To facilitate a structured approach, I suggest starting each day with a 15-minute team stand-up at 08:45. I would also encourage you to introduce a progress tracking tool such as Clubhouse. It allows you to create templates so that people can report what they did yesterday and what they intend to do today. We use the Slack automation tool to prompt everyone at 8:30 each morning to complete this form. This is then visible to all team members. This is so important to keep our team focussed and to keep projects moving in the right direction.

Make use of inexpensive tools to support remote working

Like most companies, we already use collaboration software for audio conferencing, file sharing and communication. We chose Slack, from Slack Technologies Inc., although there are many offerings out there. Slack is a great option for small companies. When we want full video conferencing, we turn to Google Hangout. This enables us to share screens, presentations, etc.

ChargedUp uses Loom to record processes, new code, etc., to then share with the team. For example, the operations team have recorded all of their policies and processes via Loom. This is so useful for on-boarding new employees.

Run online meetings with strict discipline

I would strongly recommend implementing a robust meeting policy to ensure that meetings are effective and that each one is time-limited, has a clear agenda and that outcomes, actions, and owners are agreed. I found a great article on How to run a more effective meeting from the New York Times Business section.

Keep your team motivated

Of huge importance to ChargedUp is the wellbeing and mental health of our team. We want them to stay well so we can hit the ground running when we get through these difficult times. Feeling isolated is one of the key issues raised by habitual remote workers and so we have made a particular effort to create opportunities for colleagues to socialise together online.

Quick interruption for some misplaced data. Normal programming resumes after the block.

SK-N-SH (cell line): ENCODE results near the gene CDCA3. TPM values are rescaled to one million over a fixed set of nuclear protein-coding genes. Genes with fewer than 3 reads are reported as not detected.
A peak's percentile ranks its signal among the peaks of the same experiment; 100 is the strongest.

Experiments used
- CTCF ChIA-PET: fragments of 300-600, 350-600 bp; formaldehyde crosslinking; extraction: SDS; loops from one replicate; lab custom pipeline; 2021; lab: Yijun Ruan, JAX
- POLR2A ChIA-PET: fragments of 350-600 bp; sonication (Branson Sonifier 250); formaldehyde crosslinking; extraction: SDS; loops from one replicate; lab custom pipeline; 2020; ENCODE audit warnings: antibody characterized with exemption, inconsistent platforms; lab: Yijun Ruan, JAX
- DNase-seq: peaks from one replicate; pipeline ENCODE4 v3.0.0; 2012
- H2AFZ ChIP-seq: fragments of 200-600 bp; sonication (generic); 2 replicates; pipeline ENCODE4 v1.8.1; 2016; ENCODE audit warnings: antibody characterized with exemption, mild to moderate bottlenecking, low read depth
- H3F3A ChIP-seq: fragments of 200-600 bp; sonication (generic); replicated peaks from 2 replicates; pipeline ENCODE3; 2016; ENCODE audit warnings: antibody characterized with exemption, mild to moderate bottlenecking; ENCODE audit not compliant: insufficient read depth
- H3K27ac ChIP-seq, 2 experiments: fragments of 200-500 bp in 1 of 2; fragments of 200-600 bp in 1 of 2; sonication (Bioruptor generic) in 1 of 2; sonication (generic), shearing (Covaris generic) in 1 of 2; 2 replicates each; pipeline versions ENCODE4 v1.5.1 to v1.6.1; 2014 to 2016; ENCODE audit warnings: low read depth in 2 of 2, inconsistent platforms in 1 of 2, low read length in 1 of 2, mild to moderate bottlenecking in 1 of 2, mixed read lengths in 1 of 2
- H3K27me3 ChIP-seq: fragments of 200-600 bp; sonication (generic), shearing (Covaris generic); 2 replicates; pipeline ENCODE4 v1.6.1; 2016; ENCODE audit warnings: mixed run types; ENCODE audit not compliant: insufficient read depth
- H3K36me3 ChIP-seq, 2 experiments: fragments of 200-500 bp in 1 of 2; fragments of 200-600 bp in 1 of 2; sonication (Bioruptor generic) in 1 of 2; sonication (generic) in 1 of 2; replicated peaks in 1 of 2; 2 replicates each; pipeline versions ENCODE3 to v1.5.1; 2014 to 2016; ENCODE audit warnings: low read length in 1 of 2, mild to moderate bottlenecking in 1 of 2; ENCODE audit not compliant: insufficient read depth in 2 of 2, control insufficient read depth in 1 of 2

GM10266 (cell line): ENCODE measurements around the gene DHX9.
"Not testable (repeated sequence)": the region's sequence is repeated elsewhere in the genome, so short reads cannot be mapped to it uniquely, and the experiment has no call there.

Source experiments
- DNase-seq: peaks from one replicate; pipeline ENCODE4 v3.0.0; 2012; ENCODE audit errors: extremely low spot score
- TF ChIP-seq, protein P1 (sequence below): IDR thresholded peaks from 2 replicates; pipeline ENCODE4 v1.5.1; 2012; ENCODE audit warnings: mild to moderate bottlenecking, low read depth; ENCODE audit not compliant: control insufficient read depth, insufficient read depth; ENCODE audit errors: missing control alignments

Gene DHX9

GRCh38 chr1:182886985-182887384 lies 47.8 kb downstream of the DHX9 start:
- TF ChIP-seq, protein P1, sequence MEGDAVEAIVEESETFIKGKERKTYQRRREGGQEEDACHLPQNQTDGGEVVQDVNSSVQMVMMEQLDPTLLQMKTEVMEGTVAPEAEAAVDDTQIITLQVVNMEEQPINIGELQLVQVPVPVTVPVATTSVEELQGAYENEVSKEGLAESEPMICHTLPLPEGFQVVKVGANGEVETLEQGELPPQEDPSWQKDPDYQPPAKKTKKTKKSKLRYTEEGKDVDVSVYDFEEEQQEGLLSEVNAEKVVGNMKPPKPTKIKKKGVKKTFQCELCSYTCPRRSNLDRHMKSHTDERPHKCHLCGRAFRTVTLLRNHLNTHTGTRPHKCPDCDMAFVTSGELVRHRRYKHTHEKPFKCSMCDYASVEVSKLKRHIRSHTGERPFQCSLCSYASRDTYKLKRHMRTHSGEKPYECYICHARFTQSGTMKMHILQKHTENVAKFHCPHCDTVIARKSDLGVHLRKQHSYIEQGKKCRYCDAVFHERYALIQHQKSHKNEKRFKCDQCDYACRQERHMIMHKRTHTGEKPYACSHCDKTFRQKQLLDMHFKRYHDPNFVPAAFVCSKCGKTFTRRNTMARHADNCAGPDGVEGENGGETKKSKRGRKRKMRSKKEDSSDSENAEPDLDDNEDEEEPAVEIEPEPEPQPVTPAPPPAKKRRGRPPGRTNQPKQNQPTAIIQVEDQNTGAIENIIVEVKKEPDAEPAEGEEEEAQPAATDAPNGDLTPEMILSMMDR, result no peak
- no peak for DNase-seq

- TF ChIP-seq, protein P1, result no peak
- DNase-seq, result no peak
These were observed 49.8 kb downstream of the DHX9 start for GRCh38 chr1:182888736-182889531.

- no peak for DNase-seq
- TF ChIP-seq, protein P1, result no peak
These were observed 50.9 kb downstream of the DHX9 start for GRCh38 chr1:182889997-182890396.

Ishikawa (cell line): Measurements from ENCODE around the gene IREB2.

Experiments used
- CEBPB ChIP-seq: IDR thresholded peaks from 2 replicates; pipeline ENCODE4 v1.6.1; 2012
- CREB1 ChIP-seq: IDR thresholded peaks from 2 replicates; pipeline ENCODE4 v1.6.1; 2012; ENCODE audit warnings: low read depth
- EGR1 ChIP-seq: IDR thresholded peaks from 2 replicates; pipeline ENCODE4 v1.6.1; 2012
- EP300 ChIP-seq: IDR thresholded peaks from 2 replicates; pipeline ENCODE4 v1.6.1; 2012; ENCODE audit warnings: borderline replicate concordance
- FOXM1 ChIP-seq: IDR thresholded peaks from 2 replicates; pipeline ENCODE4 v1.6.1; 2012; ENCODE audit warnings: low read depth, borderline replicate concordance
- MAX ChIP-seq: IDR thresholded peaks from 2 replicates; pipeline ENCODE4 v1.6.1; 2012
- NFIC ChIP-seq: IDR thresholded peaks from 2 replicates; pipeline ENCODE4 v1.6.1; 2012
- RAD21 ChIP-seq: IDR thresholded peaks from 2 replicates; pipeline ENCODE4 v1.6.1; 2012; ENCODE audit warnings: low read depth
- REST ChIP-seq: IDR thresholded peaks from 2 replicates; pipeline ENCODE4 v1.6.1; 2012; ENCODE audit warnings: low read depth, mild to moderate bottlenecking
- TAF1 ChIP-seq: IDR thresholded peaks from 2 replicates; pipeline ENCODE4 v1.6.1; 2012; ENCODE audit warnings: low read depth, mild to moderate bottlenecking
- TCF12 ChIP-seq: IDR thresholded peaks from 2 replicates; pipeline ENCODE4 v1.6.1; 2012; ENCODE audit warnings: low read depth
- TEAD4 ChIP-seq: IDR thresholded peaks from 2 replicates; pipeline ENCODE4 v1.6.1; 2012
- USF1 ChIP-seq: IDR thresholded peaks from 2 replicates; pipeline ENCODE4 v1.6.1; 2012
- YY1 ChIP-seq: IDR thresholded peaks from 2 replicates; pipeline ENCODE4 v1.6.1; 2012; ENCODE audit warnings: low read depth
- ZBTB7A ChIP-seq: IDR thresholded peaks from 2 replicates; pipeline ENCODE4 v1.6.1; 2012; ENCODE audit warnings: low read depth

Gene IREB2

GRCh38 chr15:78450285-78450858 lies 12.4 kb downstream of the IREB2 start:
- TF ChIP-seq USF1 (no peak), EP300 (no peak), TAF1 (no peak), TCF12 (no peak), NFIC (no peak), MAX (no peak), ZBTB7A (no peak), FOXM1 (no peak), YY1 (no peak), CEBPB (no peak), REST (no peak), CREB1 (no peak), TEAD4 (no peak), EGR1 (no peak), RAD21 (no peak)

The team meets online for lunch at 13:00 each day, encouraging downtime and an opportunity to chat and share ideas.

We also use Donut to arrange 121 coffee breaks with each other. Many of the best ideas originate by the water cooler so do encourage opportunities for chatting and brainstorming.

Continue rewarding and praising your team

Although cash may be tight, go out of your way to praise and celebrate successes. For example, I arranged for a case of Jubel beer to be sent to each staff member so that our regular Friday 17:00 beers could continue, albeit remotely. We meet online at 17:00 and celebrate our successes and have a laugh. Not only does this boost morale but also supports a local brewery.

Use any downtime wisely

We fully anticipate a huge bounce in our business when the crisis is over and we are using this time to plan for the next stage in ChargedUp’s expansion. This quieter time allows us to develop our capabilities, hone our processes and improve our application. It is a strange time right now, but we are excited about the future and look forward to taking the business onwards and upwards.

Hugo Tilmouth
ChargedUp is Europe’s largest phone charging network. Building on the British philosophy to promote sustainable innovations, ChargedUp gives customers power on demand through its network of portable power banks. It also provides venues with a unique marketing tool that drives footfall and increases dwell time. 50 people work for the young company, which has expanded its charging network to over 3000 stations across the UK, Netherlands, and Germany since 2017. The ChargedUp app now has around 210,000 users.

The views and opinions expressed in this blog are those of the authors and do not necessarily reflect the official policy or position of any other agency, organization, employer, or company.